Monthly Archives: March 2009

Fisher F70 Review


“The Heat!”

To put it bluntly, the Fisher F70 is THE HEAT! As a proud and happy owner of an F75, I caught myself thinking…”I bet the F70 will be a scaled down F75”. In some ways, I was right. A few less features than the F75, (and I LOVE the F75 trigger!…it should be illegal to build a metal detector without a trigger!) However, Fisher retained the most useful functions and made them very accessible to the user. There’s also a little something extra under the hood… more depth than the F75! Yep, you read that right! In my soil, coil-for-coil, the F70 is slightly deeper than the F75.

Speaking of coil-for-coil, if you already have an F75 you can swap coils back and forth. The new elliptical concentric coil for the F70 is great! Excellent design, construction and balance. However, slap the big F75 11” DD coil on the F70 and hang on! I’m talking SERIOUS depth here! Select the “slow” option in areas that will allow it (lengthens the sampling time on the target…if I understand it correctly) and you will be getting way, way down in the ground! (I picture moles, grubs and earthworms packing their bags and fleeing the radio waves in utter terror!) However, due to the lengthened response time, the odds of masking due to nearby trash are increased…but I love having the option to pick which way I want to hunt, depending upon site conditions.

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2 Welcome to Detector Stuff!

Welcome to Detector Stuff, a community-driven site for metal detecting hobbyists.  Whether you’re a seasoned pro or a beginner, Detector Stuff has something for you.

Getting Started

users_two_add_48Join our community.  It’s simple, fast, and free.  Registering allows you to take part in the many community-related aspects of the site.  Click here to register.


comment_48Talk about your favorite hunting spots, share detecting tips and advice, or just have a good laugh with other detecting enthusiasts on our forums.  Click here to go to the forums.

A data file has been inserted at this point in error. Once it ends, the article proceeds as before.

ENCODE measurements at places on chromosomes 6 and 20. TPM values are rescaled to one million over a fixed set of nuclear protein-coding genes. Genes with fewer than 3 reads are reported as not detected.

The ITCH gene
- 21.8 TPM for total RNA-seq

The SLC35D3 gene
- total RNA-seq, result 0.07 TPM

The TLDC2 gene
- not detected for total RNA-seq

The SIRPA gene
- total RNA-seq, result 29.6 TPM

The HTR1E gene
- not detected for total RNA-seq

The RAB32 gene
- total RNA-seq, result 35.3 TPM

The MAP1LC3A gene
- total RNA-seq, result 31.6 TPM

search_48Browse the site.  We have accumulated an ever-growing collection of Detecting tips, reviews, articles, interviews, and more.  There are 3 easy ways to search:  Pick a topic from the ‘Tag Cloud’ , choose a ‘Category’, or use the search bar at the top of the page.


camera_48Share your finds.  Found a really cool piece of history?  Tell us about it by posting pictures and writing articles.  Member contributions are what drive our site.

  • March 8, 2009

SCDigger's Saving History Videos

Greg “scdigger” ( has been kind enough to allow me to post his Saving History videos on They are a blast to watch and highly recommended to everyone interested in this wonderful hobby of metal detecting! Thanks “scdigger”! Here’s a Link
to his site so you can check out his DVD’s!

“Saving History” promo

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  • March 8, 2009

1 Teknetics Delta 4000 Review

Teknetics Delta 4000 Review

Mark Ellington

*Review based on prototype version…subject to change!*

(click on images to zoom)

The Teknetics T2 has developed quite a cult-like following since its release! With good reason…It is powerful, lightweight and innovative. It is chock full of useful features that appeal to advanced users in this wonderful hobby.